The Rhine River, crossing the heart of the Europe, is a passageway for trade and transportation. In the fall of 718, the river became a path for Christian missionaries bringing the gospel to Europe. Pope Gregory II commissioned Boniface, a monk from England, to evangelize the peoples who lived on the right side of the Rhine. Boniface became the apostle to the German people and a founder of Europe.
With other missionaries, Boniface founded monasteries and dioceses and preached the gospel to various Germanic tribes and peoples, then often at odds with each other. He brought one faith to a divided people and their leaders and worked tirelessly to bring them together. He believed what Jesus taught– we’re called to be one– and so by letters and countless visits and meetings he reached to the Germanic leaders and their people as an emissary of Rome. He’s buried in Fulda, a monastic foundation he founded. The city is the center of German Catholicism today.
As bishop of Mainz, Boniface worked for the unity of Germany. In his later years he yearned to be a missionary to the Frisians, a Germanic people not yet Christian, and so he resigned his see in 754 to bring the gospel to them. In 755, on his way to Dorkum on the River Borne to confirm some new converts, he and some 37 others, were killed by robbers.
Boniface’s work took place during changing times in Europe. There were no stable political or economic institutions to keep people together; he brought a common vision to the people of his day.
As division threatens Europe (and ourselves) again, as our institutions become unstable, let’s pray God send us people like Boniface, missionaries who work for unity and the common good. Here’s a letter he wrote that reveals the heart of a shepherd:
“In her voyage across the ocean of this world, the Church is like a great ship being pounded by the waves of life’s different stresses. Our duty is not to abandon ship but to keep her on her course…Let us be neither dogs that do not bark nor silent onlookers nor paid servants who run away before the wolf. Instead let us be careful shepherds watching over Christ’s flock. Let us preach the whole of God’s plan to the powerful and to the humble, to rich and to poor, to men of every rank and age, as far as God gives us the strength, in season and out of season, as Saint Gregory writes in his book of Pastoral Instruction.”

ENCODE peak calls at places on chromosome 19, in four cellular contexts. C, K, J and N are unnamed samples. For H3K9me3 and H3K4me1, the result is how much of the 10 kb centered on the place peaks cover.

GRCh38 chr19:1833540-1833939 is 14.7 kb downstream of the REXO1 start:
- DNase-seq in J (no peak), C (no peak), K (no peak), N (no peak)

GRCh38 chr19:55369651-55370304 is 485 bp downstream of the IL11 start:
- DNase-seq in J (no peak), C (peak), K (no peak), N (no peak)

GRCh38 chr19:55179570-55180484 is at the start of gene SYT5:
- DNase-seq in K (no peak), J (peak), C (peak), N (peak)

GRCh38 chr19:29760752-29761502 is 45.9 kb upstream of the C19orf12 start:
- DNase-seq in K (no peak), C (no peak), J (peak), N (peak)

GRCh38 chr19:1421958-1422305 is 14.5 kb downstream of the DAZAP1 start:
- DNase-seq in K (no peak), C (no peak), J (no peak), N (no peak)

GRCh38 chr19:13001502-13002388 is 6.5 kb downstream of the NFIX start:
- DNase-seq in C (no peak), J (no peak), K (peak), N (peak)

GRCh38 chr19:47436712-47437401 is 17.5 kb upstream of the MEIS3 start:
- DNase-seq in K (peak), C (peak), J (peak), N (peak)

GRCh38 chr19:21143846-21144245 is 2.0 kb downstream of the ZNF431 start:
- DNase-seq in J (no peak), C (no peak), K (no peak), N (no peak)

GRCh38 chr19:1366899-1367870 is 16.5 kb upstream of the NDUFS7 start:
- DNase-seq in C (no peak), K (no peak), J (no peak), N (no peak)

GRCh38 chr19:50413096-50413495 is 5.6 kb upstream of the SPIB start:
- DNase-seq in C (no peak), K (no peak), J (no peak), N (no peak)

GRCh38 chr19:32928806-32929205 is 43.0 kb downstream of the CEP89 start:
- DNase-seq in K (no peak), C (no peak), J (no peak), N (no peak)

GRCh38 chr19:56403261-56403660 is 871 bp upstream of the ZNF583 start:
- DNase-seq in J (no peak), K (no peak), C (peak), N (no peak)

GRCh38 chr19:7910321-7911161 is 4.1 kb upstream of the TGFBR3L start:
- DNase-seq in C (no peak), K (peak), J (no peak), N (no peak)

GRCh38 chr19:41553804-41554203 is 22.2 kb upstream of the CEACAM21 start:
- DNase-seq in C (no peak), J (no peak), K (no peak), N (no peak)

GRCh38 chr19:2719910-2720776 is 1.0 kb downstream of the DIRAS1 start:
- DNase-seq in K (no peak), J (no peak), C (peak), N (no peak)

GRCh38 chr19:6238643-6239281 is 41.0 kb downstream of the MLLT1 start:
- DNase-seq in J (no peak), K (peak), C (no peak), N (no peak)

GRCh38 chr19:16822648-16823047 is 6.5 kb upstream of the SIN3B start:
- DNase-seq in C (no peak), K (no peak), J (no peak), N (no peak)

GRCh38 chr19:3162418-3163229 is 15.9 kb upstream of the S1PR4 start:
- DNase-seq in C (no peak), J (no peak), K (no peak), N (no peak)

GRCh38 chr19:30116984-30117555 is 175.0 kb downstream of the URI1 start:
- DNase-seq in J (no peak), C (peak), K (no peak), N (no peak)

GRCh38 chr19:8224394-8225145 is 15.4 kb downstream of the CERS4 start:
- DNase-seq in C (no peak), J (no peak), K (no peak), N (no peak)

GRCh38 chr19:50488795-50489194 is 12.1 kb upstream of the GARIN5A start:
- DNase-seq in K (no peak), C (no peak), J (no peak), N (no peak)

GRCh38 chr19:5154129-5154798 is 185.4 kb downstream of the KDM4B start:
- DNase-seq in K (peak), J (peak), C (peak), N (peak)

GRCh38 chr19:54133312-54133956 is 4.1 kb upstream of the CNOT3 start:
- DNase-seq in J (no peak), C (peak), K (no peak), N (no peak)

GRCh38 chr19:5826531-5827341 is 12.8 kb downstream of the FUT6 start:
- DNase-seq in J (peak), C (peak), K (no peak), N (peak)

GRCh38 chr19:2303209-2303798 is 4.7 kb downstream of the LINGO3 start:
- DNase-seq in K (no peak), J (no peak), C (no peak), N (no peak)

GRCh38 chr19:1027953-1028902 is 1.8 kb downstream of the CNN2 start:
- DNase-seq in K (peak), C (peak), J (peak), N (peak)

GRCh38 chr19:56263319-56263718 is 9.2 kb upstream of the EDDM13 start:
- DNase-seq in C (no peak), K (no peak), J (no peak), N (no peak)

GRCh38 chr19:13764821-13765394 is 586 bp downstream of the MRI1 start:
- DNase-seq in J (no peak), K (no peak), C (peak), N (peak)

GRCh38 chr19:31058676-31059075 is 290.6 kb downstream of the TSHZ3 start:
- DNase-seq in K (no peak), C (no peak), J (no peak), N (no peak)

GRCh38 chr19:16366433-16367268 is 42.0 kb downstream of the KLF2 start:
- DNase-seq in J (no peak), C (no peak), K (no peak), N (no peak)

Almighty God, the martyr Saint Boniface sealed with his blood the faith he preached.Let him pray that we may hold fast to the faith and profess it courageously in our lives.Through our Lord Jesus Christ, your Son, who lives and reigns with you in the unity of the Holy Spirit, one God, for ever and ever.Amen.
You ave reminded me of our visit to Mainz when our nephew was serving at the US Army base there. We were driving to the Bavaria region. At a stop on the local McDonald’s we knew were were near when we saw all the US soldiers inide. In Boniface’s unsettled times, there were no stable political or ecomonic institutions. Now unrest prevails again.
After we left the hustle and bustle of Mainz the Bavaria part of Germany was a welcome relief. No danger for us traveling in our rented car, except to keep up with the fast cars on the Auobahn and sty off it as much as possible! At each B&B we stopped at, the host opened the door to us Americans with luggage who spoke “Haben sie zimmer frei?” with English accent. Boniface plunged headlong into danger as he travelled on the river to the Frisians, courageous for the sake of Christ. The photo of the Rhine is a somber one. Unlike the river we saw loaded with cruise ships filled with vacationers!